Patton, with the aid of Maj. Gen. Wagner Swayne, Alabama commissioner of the Freedman's Bureau, issued emergency rations for some 20,000 per month.

Ironically, North Alabama, the strongest region against secession was the hardest hit.

Union Gen. James Wilson said, "The entire valley of the Tennessee having been devastated by two years of warfare was quite as destitute of any supplies as the hill country south of it. In all directions, for a hundred and twenty miles, there was almost complete destitution."


Valley in devastation


Alabama historian Robert Somer described the Tennessee Valley in 1870: "It consists, for the most part, of plantations of which the ruin is for the present total and complete. The trail of war is visible throughout the valley in burnt-up gin houses, ruined bridges, mills and factories, and in large tracts of once cultivated land stripped of every vestige of fencing. The roads, long neglected, are in disorder, and having in many places become impassable, new tracks have been made through the woods and fields without much respect to boundaries."

Economically, Patton said, the loss of slave property alone "is not less than two hundred and fifty millions of dollars; and the aggregate amount of losses in the various other descriptions of property must be equally as much. Hence we find that in this state alone, we have sustained a loss, in actual and substantial wealth, of at least five hundred millions of dollars.

Cotton land values dropped from $50 per acres in 1860 to between $3 and $5 per acres in 1865. Cotton was worth $250 per bale at the end of the war but it had been raised by slave labor. It was taxed from $60 to $75 per bale. If the bale was raised without slave labor, the tax was a mere 3 cents per pound or $12 to $15 per bale.

Alabama had been the leading producer of cotton before the war and Patton stated Alabama produced "about one-fifth of the entire American crop" in 1860.

The state debt was $3,445,000: $2,109,000 to New York City banks and $1,336,000 to London banks. The interest per year was $73,680 bringing the unpaid balance to $442,080 by January 1866, Patton proposed the Legislature enact new tax laws to enable the prompt payment of the debts.


New taxes proposed


Since slave property had been the most reliable source of state taxes before the war, Patton proposed alternative tax sources. Before he left office in 1868, the state debt had been reduced to about $1 million.

This figure is even more remarkable when you consider that for his first year in office, no state property taxes were collected. The banking system was in total disarray. Banks had loaned the state money in exchange for war bonds.


These bonds were part of the war debts that were revoked by congress. Patton urged leniency on banks so they could gradually get back on their feet financially.


University rebuilt


The University of Alabama had been burned by troops of Wilson's cavalry in early 1865. Patton asked the Legislature to loan the University trustees $70,000 to rebuild the needed buildings. The state penitentiary system was on the verge of bankruptcy and bands of lawless men roamed and preyed upon the innocent and helpless.

This situation was particularly severe in North Alabama. Many of the outlaws were deserters from both armies and homespun Tories. Patton appealed to Gen. George H. Thomas to arm and supply a state militia of "one hundred and four companies, of sixty men each" to hunt down these outlaws in cooperation with Union occupation troops.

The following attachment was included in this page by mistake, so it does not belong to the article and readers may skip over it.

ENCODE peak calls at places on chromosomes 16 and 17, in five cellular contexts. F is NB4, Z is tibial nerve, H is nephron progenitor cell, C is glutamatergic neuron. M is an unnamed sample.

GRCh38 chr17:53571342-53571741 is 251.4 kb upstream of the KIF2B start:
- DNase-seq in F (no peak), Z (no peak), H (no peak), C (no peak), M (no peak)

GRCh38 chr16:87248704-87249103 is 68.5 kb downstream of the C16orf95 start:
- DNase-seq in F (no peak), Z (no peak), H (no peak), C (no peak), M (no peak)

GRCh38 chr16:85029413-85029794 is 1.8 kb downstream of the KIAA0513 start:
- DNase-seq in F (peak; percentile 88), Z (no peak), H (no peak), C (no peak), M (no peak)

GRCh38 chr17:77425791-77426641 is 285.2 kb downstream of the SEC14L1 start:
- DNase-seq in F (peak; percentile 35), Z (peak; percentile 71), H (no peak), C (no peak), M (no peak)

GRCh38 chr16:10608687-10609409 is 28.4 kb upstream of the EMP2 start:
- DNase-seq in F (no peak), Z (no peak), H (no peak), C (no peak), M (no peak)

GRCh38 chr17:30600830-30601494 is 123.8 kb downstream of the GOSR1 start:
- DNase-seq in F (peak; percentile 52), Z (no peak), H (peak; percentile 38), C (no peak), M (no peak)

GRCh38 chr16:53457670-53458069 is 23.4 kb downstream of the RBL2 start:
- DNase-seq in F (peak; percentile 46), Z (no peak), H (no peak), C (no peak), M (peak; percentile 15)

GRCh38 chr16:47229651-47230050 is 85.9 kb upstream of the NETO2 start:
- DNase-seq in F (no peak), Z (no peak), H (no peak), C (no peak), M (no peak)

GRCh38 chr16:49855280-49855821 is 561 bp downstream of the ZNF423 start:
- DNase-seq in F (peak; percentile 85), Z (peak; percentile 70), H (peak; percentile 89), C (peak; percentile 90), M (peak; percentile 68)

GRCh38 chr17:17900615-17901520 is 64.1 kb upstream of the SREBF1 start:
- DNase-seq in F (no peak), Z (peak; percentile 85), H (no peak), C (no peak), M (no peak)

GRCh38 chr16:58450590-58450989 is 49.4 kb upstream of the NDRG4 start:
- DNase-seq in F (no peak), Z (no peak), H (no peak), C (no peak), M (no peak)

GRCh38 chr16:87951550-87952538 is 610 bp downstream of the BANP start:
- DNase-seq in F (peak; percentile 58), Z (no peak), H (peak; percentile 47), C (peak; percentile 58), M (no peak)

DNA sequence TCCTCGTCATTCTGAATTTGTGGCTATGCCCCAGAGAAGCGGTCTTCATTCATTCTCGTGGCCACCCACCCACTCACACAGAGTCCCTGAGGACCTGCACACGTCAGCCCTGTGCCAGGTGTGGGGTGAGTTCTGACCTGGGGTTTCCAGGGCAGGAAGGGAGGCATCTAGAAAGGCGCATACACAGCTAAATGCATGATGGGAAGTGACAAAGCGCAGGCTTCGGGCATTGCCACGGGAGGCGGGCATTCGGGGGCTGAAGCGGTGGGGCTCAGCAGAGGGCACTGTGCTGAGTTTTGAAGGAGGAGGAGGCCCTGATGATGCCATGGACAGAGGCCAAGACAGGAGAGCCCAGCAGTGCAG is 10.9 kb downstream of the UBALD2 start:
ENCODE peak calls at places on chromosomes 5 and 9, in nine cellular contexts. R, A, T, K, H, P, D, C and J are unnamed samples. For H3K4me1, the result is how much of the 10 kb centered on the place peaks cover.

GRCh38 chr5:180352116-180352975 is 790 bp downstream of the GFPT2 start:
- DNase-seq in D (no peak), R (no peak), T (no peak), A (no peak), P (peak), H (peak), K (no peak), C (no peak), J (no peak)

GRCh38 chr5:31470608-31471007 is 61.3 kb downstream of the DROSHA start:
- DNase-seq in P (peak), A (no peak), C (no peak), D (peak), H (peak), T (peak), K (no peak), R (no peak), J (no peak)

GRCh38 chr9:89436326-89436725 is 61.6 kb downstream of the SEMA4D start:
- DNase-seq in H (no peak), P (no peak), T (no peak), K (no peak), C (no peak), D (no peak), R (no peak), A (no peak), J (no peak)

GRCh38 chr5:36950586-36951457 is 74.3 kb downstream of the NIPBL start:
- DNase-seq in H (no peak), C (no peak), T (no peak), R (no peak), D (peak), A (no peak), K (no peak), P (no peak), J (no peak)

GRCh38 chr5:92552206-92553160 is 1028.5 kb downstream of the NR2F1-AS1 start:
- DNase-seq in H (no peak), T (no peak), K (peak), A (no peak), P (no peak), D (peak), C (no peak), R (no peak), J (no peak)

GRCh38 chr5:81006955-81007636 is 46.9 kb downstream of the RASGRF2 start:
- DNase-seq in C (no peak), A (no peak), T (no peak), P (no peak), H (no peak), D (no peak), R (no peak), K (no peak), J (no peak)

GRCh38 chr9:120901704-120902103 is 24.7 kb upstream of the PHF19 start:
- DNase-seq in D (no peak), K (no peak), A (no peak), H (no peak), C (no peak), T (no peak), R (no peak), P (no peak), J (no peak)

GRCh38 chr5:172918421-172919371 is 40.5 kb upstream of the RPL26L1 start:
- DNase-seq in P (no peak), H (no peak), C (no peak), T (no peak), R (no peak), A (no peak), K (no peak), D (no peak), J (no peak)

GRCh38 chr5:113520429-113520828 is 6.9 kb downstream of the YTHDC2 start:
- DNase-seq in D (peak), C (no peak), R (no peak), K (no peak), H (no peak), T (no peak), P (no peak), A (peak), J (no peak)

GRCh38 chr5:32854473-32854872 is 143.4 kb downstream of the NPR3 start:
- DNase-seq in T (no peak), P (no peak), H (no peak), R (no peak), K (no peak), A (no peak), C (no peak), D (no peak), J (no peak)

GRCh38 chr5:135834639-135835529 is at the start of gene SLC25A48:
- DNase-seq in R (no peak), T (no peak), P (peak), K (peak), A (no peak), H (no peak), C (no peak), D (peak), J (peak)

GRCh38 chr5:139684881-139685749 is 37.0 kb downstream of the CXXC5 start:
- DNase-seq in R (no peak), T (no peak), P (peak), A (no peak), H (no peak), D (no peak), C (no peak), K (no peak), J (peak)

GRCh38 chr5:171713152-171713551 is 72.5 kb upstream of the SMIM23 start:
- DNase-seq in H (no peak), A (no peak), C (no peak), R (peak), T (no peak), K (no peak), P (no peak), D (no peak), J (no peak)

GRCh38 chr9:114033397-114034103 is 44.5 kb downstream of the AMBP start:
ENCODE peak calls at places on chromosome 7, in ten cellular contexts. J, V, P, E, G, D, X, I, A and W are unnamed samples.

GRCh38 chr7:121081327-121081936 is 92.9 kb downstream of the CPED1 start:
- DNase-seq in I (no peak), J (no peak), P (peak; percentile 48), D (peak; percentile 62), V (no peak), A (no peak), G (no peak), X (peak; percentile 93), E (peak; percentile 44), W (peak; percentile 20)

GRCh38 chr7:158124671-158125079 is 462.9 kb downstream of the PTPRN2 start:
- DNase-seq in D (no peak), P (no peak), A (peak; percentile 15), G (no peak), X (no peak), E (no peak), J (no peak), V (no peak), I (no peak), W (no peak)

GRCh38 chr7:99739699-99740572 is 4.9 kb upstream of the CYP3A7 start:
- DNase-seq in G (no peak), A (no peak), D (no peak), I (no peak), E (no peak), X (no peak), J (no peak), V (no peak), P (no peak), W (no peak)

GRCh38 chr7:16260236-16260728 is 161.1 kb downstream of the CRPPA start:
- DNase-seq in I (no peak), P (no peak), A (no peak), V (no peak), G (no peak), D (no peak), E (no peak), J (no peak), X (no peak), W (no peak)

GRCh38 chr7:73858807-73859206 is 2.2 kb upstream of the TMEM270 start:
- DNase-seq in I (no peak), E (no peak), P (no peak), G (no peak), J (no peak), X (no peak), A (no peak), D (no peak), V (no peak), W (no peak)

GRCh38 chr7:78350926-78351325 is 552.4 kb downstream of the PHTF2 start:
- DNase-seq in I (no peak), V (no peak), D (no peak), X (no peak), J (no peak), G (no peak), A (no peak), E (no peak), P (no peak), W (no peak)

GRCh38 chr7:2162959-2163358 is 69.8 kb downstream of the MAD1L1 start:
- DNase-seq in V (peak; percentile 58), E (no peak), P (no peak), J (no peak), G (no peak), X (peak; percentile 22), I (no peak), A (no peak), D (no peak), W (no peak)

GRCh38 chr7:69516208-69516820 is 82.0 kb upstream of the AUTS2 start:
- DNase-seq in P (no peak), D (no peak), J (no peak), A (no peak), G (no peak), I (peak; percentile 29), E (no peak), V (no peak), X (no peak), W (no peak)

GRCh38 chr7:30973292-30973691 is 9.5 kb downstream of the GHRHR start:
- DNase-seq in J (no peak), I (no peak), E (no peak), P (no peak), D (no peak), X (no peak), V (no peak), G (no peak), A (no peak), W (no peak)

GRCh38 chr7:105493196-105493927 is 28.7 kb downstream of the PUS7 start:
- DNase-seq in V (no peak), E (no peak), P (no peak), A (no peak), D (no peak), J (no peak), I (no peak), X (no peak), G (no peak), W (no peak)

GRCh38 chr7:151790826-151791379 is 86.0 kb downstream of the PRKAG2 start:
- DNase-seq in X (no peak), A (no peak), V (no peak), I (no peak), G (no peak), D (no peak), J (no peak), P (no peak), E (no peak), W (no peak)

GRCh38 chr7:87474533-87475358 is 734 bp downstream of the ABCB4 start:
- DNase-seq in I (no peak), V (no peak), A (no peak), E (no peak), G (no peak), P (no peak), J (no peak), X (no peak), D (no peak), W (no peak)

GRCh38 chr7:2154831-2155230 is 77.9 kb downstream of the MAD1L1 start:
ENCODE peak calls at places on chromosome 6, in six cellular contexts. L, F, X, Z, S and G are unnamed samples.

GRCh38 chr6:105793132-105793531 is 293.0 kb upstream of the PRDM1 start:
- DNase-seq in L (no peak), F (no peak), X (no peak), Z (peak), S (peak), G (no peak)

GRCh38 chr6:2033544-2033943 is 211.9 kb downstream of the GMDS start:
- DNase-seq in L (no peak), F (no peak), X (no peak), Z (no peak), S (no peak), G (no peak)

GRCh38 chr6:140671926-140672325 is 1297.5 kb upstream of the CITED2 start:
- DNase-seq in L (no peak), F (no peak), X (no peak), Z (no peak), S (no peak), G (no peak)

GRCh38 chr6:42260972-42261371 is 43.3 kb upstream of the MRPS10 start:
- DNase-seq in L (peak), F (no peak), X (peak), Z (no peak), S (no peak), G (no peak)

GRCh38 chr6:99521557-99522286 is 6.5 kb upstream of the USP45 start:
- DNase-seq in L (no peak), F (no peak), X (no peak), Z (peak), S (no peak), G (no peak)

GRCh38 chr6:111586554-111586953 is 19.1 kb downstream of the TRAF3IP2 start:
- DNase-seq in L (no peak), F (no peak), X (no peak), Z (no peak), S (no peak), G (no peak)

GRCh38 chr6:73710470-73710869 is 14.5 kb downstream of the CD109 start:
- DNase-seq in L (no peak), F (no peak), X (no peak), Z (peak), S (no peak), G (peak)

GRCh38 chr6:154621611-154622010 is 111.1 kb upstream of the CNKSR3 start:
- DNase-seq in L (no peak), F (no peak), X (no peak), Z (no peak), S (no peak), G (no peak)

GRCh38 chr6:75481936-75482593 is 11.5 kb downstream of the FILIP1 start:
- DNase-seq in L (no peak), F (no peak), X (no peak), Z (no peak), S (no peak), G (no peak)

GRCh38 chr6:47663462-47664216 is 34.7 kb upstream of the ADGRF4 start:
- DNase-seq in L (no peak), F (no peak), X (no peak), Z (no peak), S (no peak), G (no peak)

Since nearly half of the state's population was former slaves, Patton, in accordance with Swayne, issued a statement that the Freedmen "must be made to realize that freedom does not mean idleness and vagrancy."

With the demand for labor and real money scarce for wages, both Patton and Swayne called for a contract system that later became known as sharecropping. Swayne said blacks should "hope for nothing, but go to work and behave yourselves."


Black Codes are born


Because the new state constitution did not grant equality for Freedmen, the Black codes were issued.

They largely applied to blacks and white equally but their application and enforcement would become racist. The education of these Freedmen was in the hands of whites. The authors of "Alabama: The History of a Deep South State" - William Rogers, Robert Waid, Leah R. Atkins and Wayne Flint - wrote: "If education could emancipate and free, it could also enslave and control. It was always the question of what people were taught - and by whom?"

On the national scene, the Radical Republicans had refused to seat all southern delegations in Congress on the grounds that Freedmen and Unionists were discriminated against and many of the newly elected representatives were former Confederates.


President Johnson blamed


Congress further blamed President Johnson for Southern resistance to social and political change and the failure to control groups such as the Ku Klux Klan.

The Klan had been created in Pulaski, Tenn., in January 1866 and quickly spread over the south. The first grand wizard was former Gen. Nathan Bedford Forrest, who disbanded the Klan in 1867 and disassociated himself from it.

Congress was further infuriated with Johnson because he vetoed nearly all legislation passed and gave speeches in which he labeled the Radicals as traitors. The nation was on the verge of a power struggle for control of Reconstruction and the governments of the South.

The general consensus is that the Radicals were motivated by their desire to promote the Republican Party and would seek to run the nation through the legislative branch, contrary to the constitution.

Historian A. B. Moore said, "Never was propaganda more successful. Southerners made little effort to counteract it and there was enough friction between the races, enough hostility to resident Northerners, though many of them were unworthy of recognition by respectable people, and enough legislation against the Negroes to invest it with a semblance of authenticity."


14th Amendment


One of the first Radical Republican moves was to require the ratification of the 14th Amendment to guarantee citizenship and equality for Freedmen. Patton was caught in a political dilemma. If he encouraged approval, conservatives would label him a "scalawag" and work to undermine his influence. On the other hand, if he did not work for approval, Unionists and Radicals would label him a "Confederate" and work for his removal.